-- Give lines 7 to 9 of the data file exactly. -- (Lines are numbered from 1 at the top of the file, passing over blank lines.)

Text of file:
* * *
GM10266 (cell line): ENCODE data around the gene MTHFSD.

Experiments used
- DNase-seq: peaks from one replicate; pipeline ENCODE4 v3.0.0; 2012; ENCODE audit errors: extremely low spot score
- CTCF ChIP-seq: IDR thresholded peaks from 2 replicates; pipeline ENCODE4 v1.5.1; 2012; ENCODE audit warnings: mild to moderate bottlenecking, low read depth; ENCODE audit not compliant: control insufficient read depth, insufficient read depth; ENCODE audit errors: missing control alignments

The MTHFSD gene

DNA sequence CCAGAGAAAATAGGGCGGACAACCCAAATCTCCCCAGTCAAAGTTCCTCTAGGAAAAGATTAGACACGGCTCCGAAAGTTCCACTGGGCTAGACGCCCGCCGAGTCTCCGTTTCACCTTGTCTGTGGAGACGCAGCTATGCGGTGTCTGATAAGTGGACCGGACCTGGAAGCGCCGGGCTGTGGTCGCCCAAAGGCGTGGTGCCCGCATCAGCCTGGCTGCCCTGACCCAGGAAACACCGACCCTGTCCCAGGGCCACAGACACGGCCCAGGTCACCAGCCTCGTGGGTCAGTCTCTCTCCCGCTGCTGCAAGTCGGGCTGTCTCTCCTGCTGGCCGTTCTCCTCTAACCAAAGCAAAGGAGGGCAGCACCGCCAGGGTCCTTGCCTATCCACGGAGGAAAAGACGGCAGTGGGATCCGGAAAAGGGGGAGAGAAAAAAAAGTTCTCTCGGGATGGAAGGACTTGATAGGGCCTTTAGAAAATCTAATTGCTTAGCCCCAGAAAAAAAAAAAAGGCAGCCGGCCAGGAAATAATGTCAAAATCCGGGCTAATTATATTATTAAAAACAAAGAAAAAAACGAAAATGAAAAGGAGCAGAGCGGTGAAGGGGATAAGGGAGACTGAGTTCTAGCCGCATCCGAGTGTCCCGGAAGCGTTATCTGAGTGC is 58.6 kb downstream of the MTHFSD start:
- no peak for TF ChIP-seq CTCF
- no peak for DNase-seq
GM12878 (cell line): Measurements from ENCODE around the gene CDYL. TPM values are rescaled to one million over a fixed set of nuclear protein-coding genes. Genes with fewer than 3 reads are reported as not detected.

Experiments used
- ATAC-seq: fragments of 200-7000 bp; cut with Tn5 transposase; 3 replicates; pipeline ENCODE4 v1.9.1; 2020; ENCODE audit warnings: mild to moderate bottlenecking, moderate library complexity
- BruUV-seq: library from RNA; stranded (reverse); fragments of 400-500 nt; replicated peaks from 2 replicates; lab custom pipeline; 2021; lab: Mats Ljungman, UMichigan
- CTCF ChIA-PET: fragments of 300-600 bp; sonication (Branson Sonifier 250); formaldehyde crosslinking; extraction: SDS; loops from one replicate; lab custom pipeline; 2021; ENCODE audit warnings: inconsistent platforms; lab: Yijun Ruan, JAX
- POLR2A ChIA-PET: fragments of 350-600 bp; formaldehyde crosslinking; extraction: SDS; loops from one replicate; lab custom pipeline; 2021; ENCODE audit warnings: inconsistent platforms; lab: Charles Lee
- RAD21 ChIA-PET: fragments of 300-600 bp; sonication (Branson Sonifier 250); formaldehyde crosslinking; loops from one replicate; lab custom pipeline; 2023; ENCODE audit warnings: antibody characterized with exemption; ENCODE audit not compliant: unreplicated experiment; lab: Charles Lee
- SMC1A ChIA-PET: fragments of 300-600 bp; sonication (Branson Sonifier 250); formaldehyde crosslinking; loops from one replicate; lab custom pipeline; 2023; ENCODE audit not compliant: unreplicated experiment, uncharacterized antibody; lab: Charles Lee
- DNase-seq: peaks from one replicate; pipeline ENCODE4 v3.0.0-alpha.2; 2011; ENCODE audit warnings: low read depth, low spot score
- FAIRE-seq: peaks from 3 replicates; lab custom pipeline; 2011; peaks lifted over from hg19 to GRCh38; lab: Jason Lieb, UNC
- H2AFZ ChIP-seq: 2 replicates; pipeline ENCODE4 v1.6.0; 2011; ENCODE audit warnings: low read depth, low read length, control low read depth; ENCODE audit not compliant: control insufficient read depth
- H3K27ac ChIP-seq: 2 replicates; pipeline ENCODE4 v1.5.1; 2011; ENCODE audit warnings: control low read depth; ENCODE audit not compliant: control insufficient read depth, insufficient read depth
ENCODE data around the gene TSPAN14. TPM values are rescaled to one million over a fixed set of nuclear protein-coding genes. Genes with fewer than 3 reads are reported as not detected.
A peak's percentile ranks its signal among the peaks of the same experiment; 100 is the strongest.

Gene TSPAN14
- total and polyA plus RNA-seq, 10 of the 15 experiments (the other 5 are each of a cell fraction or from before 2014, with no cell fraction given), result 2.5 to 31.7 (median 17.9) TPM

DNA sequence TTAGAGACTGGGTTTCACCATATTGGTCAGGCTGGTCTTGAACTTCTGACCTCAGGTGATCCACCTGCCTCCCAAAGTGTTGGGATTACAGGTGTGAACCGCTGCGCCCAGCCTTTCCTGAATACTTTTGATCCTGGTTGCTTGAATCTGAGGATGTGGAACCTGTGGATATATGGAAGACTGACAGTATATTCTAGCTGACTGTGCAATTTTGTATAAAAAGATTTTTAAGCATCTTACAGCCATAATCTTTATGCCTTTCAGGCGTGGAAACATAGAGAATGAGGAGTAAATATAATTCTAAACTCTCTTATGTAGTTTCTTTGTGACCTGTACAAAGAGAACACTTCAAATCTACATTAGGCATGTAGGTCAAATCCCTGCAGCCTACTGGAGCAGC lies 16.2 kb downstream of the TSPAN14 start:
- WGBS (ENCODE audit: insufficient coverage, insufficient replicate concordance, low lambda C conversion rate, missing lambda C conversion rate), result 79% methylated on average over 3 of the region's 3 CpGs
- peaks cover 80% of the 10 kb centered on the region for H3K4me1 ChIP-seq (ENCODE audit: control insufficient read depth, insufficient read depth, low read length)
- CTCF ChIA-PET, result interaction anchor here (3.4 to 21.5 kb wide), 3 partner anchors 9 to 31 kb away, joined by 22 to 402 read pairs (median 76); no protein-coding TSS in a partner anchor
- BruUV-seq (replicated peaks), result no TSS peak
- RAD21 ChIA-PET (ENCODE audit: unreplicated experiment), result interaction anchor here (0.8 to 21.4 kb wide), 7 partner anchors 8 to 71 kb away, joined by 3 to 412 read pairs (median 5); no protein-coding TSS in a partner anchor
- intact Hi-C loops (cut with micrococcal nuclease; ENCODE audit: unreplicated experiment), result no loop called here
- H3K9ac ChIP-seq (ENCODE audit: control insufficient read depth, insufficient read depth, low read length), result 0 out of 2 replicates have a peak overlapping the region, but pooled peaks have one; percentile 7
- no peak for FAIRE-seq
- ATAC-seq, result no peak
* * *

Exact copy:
- no peak for TF ChIP-seq CTCF
- no peak for DNase-seq
GM12878 (cell line): Measurements from ENCODE around the gene CDYL. TPM values are rescaled to one million over a fixed set of nuclear protein-coding genes. Genes with fewer than 3 reads are reported as not detected.